Mount Holyoke donates protective equipment

Personal protective equipment donated by Mount Holyoke College.

By Kevin McCaffrey

Joining the groundswell of support by Massachusetts colleges and universities for the state’s hospitals, health care workers and first responders, Mount Holyoke College is donating personal protective equipment to aid efforts against the COVID-19 pandemic.

On Wednesday, members of the Mount Holyoke community presented representatives from the Massachusetts Emergency Management Agency with 248 boxes of protective gloves, 750 surgical masks, 750 N95 respirators, nearly 100 lab coats, as well as more than 50 pieces of eye protection, including goggles, safety glasses and face shields. 

These materials were gathered from the College’s science labs, dining facilities, art studios, the Fimbel Maker & Innovation Lab, and Health Services. The supplies will be allocated through a statewide effort to best meet current needs.

“Extraordinary times call for everyone to step up and work together to accomplish a common goal,” said Karen Engell, director of Health Services at the College. “The entire Mount Holyoke community will work shoulder-to-shoulder with our neighbors, with our colleagues in health care and first responders, with other colleges and universities, and with leaders throughout the commonwealth to address the current crisis.”

Associate Dean of Faculty Gary Gillis praised faculty and staff for their efforts. 

“They came together at a moment’s notice to consolidate and donate their personal protection equipment,” he said. “People jumped at the opportunity to help out, and we are all happy we could do something meaningful at this moment. State leaders should be commended for mobilizing colleges and universities to contribute to this effort.”

Over recent days, members of Public Safety and Service and other College employees have gathered the materials for transfer to the commonwealth.

According to Interim Public Safety and Service Chief Raymond LaBarre, being able to support workers on the leading edge of the public health emergency resonates strongly.

“Our officers work closely with health care professionals and first responders throughout the community,” LaBarre said. “Keeping them safe is something we are hard-wired to want to do.”

The materials were picked up on March 25 at Clapp Laboratory by members of the Massachusetts National Guard working with the Massachusetts Emergency Management Agency.

In addition to personal protection equipment, the agency is also seeking ventilators, cots and other equipment to support hospitals and labs.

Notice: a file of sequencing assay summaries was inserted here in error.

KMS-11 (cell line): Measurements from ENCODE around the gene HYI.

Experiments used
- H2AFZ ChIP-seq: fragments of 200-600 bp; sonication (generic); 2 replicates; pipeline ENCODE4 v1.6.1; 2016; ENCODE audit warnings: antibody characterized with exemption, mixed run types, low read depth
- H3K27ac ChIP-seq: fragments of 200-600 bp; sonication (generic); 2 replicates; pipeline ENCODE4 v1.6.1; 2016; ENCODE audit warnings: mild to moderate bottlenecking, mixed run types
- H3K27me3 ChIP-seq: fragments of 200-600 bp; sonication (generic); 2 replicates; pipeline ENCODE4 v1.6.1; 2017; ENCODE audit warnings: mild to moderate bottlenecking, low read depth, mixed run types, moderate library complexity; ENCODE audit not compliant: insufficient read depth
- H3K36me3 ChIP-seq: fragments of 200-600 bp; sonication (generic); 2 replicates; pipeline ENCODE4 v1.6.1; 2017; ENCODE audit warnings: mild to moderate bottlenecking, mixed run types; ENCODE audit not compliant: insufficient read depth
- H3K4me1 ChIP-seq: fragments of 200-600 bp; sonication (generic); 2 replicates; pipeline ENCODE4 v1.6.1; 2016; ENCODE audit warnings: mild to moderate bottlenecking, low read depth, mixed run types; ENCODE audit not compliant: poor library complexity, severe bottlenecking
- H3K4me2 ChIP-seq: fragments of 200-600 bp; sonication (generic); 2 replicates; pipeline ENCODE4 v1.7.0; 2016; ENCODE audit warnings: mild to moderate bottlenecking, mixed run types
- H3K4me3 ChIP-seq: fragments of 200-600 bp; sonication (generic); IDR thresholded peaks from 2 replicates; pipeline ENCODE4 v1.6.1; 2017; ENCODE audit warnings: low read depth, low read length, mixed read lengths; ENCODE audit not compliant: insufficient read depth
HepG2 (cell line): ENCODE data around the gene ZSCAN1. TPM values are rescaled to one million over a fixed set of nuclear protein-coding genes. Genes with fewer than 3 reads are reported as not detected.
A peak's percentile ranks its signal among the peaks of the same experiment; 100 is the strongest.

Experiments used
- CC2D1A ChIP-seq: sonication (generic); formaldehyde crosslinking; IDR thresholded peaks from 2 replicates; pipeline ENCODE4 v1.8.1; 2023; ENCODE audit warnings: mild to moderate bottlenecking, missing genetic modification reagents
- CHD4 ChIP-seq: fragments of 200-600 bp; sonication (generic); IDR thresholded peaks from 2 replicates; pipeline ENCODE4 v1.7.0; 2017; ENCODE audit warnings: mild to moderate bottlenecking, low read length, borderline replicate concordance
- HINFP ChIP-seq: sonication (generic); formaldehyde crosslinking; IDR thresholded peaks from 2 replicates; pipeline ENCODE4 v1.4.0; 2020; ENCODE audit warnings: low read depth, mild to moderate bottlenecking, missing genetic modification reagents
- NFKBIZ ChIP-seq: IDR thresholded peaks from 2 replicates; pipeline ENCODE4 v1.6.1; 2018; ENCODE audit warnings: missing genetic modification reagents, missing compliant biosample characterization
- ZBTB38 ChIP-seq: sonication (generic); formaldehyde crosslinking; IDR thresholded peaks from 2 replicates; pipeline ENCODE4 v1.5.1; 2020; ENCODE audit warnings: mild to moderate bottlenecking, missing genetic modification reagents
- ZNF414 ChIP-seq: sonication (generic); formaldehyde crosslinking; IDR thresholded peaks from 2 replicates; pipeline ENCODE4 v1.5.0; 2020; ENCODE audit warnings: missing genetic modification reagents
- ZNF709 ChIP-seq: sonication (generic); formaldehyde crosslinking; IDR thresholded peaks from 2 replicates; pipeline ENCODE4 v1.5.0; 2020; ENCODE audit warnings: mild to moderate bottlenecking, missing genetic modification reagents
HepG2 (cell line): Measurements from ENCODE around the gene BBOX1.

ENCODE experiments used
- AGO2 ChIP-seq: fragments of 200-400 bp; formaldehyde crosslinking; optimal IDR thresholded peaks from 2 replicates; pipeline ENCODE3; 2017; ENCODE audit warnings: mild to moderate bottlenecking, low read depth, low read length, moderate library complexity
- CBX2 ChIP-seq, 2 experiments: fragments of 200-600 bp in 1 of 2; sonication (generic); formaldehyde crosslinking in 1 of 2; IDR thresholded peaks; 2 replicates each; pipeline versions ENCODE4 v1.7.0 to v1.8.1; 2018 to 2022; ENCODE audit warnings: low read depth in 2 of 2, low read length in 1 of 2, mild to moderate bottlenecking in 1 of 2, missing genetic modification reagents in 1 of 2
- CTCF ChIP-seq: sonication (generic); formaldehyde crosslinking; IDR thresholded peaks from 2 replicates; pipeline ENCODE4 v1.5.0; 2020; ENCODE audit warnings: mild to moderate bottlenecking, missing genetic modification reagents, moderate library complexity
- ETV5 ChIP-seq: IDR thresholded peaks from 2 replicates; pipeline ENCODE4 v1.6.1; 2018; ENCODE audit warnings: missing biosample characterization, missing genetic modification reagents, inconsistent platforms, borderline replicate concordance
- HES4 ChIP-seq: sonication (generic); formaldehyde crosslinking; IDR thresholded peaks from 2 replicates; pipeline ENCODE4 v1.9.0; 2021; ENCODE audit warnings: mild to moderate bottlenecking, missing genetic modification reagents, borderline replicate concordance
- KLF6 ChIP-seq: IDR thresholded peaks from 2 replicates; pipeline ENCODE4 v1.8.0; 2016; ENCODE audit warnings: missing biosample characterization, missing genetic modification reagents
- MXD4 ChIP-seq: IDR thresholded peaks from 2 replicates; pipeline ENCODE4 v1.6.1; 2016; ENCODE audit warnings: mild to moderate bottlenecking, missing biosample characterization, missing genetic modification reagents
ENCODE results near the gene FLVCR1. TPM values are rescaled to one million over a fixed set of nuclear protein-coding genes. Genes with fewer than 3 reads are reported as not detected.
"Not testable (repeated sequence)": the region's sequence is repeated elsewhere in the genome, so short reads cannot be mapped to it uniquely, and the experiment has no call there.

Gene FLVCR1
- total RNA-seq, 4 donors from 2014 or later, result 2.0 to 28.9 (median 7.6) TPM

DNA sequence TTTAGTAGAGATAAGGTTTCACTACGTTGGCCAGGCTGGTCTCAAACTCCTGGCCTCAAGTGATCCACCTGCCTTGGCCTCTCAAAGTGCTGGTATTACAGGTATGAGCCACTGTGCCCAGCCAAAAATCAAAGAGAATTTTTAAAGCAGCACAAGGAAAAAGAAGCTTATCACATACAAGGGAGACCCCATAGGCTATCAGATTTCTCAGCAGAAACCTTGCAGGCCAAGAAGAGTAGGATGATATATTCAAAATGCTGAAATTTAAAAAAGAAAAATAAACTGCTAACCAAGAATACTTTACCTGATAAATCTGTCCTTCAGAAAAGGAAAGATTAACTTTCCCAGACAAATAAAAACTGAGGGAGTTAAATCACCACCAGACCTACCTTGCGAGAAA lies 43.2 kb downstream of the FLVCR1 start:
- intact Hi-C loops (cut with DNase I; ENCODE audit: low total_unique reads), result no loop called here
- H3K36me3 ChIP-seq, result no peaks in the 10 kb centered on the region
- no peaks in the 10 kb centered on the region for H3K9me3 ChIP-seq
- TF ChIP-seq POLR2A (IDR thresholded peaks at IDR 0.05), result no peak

Throughout Massachusetts, colleges and universities are answering the call for medical, safety and lab equipment at a time when most students have departed campus to wait out the pandemic.

These donations are particularly important at a time when hospitals, emergency and health care workers, first responders and others are seeing a tremendous need for supplies as the crisis expands at an alarming rate in parts of Massachusetts, across the country and globally. In recent days, the lack of protective gear and other supplies has posed severe challenges to Massachusetts hospitals.

Locally, Baystate Health, Cooley Dickinson Health Care and other area hospitals have put out public calls for assistance. Baystate must delay opening a crucial testing center in Holyoke due to lack of supplies and safety equipment. That center, when up and running, will allow much quicker processing of COVID-19 tests.

Through the coronavirus crisis, the College will continue working with state and local officials to find ways to provide support. To this end, Mount Holyoke is participating in ongoing discussions with public safety and elected officials to maximize opportunities for collaboration.

Richard Doherty, president of the Association of Independent Colleges and Universities in Massachusetts, hailed the response by higher education.

“It is heartening to see how Mount Holyoke College and colleges and universities throughout Massachusetts have banded together to deliver essential personal protective equipment to those on the front lines,” Doherty said. “Hospitals and health care providers are our partners in the nonprofit community and we will continue to do all that we can to support them as they work to support all of the commonwealth.”

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